Saskatchewan Grain Elevators
As I upload these paintings, I sometimes experience a keen longing to go back to that exact spot and paint again. Although it’s possible, it’s not probable. I booted around Saskatchewan looking for abandoned prairie homesteads; I knew they were there from my painting trip the prior year. Finally, I stopped trying to meet my preconceptions and looked at what was actually there. Two abandoned grain elevators in the far distance caught Mary’s eye, and we lurched along a range road to get to them. There was one hour until sunset.
A truck pulled up. Gordon Kish, rancher and auctioneer, is the last remaining resident of the ghost town of Neelby, Saskatchewan. In fact, he owns all 220 building lots. Settled in the early 20th century, Neelby had a railroad line and a grain depot, but nearby Kipling was more visionary. It built a reservoir and piped water to the rail line. That made it more useful for steam engines. Neelby faded and died.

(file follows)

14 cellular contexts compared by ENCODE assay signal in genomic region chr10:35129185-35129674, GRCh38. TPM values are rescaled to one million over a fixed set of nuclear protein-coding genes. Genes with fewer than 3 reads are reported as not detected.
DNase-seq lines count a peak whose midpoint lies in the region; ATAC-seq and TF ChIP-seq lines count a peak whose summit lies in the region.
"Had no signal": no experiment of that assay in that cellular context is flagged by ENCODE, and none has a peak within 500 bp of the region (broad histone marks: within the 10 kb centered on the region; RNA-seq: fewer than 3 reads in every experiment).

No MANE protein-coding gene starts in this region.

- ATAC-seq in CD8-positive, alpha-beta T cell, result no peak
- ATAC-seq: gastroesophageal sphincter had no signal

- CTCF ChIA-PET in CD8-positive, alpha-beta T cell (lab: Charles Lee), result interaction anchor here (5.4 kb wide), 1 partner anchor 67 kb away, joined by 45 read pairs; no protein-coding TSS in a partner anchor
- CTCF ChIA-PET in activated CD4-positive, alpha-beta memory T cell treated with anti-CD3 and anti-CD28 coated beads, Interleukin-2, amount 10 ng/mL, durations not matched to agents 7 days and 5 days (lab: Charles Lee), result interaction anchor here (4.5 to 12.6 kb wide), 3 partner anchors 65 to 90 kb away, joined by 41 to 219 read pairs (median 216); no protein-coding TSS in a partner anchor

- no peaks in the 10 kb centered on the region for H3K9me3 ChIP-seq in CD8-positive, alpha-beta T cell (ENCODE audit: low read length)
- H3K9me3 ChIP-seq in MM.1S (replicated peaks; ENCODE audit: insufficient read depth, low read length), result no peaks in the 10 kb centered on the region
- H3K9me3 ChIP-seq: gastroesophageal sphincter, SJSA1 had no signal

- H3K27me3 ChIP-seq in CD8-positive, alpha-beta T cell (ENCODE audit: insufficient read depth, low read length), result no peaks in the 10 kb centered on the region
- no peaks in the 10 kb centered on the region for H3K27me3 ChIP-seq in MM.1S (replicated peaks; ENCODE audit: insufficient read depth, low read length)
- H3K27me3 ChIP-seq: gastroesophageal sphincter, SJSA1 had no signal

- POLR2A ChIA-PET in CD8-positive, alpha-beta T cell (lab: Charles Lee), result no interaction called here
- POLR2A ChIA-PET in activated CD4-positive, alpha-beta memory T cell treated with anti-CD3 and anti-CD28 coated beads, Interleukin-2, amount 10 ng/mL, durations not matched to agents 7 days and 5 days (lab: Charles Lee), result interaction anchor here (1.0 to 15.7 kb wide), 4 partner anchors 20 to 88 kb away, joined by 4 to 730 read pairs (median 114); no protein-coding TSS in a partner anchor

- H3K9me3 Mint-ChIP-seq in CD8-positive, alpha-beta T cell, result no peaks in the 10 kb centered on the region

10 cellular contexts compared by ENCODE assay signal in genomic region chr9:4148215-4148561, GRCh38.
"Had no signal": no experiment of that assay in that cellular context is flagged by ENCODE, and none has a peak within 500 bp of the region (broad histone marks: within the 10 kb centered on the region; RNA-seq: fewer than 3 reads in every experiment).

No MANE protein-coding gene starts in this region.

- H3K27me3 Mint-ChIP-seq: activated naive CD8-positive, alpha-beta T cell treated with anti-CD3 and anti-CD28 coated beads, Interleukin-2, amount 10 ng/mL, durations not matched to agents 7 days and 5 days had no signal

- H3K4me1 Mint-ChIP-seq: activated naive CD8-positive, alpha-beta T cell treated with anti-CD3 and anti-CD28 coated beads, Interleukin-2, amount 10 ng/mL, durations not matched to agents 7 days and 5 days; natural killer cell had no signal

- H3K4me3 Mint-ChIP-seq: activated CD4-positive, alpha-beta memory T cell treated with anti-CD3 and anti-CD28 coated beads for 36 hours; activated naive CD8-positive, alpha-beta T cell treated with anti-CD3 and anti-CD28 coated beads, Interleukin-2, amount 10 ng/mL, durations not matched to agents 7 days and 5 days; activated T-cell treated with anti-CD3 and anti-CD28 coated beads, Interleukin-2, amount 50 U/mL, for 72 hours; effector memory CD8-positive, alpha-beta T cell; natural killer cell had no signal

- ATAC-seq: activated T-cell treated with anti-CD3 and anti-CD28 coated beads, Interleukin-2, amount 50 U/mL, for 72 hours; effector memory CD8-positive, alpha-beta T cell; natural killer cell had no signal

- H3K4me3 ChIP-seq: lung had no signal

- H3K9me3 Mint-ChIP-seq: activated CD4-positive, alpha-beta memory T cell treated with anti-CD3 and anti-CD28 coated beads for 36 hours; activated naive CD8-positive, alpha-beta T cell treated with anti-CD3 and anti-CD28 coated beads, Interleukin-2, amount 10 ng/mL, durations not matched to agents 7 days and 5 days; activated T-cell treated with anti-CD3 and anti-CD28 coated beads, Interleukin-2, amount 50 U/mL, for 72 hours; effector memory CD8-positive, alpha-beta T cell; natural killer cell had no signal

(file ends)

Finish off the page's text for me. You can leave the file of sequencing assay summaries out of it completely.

Now all that’s left are a few decrepit wooden elevators and power lines marching to the distance.
The sun set as Mr. Kish and I chatted. Reluctantly, Mary and I left Neelby forever.
In 2016, my daughter Mary and I set off across Alaska and Canada on a Great White North Adventure, which you can read about starting here. We arrived in Anchorage at the beginning of September and got home in mid-October. In between, we visited every province but PEI (been there, done that), and Yukon Territory. In retrospect, it might have made more sense to do this during the summer, since Alaska and Canada threw a mess of strange weather at us.
1 in stock
Saskatchewan Grain Elevators is 8X10, oil on archival canvasboard.
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